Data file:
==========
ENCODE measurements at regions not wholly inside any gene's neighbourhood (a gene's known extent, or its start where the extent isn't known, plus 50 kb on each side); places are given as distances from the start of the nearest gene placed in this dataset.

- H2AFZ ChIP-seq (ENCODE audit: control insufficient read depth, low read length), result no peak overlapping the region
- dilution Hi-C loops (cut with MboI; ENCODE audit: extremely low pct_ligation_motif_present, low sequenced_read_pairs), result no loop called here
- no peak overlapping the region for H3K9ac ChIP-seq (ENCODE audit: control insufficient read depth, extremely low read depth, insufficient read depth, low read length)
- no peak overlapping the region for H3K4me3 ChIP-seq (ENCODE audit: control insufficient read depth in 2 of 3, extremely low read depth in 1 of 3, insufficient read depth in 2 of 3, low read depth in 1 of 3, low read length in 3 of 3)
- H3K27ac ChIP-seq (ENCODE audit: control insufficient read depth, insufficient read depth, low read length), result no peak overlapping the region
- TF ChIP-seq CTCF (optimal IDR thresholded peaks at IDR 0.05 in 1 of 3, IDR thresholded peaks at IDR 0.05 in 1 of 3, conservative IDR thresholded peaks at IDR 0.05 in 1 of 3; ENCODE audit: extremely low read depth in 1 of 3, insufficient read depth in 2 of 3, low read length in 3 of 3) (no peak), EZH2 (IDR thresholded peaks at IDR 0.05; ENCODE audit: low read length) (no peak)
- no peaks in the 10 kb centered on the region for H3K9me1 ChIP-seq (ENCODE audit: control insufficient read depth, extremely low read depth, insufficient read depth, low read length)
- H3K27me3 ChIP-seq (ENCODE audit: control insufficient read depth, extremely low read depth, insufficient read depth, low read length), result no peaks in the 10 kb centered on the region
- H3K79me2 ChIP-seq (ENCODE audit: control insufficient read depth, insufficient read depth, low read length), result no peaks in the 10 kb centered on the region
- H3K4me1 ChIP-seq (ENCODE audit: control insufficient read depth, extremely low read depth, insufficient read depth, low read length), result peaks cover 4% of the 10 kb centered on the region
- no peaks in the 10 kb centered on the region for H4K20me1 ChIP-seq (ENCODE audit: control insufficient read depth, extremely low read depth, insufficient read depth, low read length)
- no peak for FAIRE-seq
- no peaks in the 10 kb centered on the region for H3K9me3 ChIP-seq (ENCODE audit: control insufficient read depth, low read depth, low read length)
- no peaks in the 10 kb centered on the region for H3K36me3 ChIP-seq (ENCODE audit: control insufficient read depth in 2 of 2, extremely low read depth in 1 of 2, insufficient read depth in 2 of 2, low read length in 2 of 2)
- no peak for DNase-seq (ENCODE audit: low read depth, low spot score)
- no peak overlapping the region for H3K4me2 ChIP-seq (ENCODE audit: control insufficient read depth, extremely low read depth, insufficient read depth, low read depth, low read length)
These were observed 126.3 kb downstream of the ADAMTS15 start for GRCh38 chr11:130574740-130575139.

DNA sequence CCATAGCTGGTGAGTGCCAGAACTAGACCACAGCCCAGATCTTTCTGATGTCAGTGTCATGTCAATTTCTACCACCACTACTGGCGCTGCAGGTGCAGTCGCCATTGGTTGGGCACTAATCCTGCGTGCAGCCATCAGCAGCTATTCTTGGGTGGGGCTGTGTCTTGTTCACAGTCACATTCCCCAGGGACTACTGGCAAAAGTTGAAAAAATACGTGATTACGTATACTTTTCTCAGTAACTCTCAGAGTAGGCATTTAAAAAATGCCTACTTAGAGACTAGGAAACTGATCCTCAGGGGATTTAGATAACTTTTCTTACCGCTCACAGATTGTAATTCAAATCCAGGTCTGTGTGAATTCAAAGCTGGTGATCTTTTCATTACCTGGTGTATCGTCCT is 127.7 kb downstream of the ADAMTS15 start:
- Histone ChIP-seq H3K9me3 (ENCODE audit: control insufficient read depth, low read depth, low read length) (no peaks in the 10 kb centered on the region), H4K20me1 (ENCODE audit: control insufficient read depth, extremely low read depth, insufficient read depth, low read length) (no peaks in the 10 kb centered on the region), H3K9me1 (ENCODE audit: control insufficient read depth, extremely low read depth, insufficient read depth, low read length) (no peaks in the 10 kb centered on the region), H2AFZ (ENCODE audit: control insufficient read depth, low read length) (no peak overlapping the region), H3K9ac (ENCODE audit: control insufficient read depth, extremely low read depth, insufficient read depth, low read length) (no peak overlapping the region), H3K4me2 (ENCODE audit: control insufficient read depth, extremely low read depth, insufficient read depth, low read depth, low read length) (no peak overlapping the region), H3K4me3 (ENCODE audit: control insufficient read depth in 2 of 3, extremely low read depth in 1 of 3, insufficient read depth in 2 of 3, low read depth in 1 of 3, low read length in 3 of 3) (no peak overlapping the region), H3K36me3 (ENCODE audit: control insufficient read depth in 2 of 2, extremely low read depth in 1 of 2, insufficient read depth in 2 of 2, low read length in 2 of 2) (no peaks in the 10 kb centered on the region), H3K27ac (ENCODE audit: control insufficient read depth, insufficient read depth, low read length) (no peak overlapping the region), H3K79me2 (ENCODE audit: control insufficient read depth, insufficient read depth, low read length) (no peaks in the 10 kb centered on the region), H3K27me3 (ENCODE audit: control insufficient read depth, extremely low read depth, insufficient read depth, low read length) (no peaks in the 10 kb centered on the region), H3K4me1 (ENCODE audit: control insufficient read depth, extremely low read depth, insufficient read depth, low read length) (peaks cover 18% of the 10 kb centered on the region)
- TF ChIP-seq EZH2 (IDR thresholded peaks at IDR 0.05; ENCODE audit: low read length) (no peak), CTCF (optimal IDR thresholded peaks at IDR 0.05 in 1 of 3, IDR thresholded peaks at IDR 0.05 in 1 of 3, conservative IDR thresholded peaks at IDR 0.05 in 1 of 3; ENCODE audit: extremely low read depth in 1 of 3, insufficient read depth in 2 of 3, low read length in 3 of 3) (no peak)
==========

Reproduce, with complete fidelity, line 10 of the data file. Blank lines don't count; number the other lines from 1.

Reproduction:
- H3K79me2 ChIP-seq (ENCODE audit: control insufficient read depth, insufficient read depth, low read length), result no peaks in the 10 kb centered on the region